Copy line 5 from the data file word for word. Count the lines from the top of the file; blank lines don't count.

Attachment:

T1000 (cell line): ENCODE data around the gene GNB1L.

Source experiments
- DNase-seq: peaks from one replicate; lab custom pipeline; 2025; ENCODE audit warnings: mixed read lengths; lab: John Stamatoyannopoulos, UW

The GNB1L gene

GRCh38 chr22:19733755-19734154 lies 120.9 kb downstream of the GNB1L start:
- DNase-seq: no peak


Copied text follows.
GRCh38 chr22:19733755-19734154 lies 120.9 kb downstream of the GNB1L start: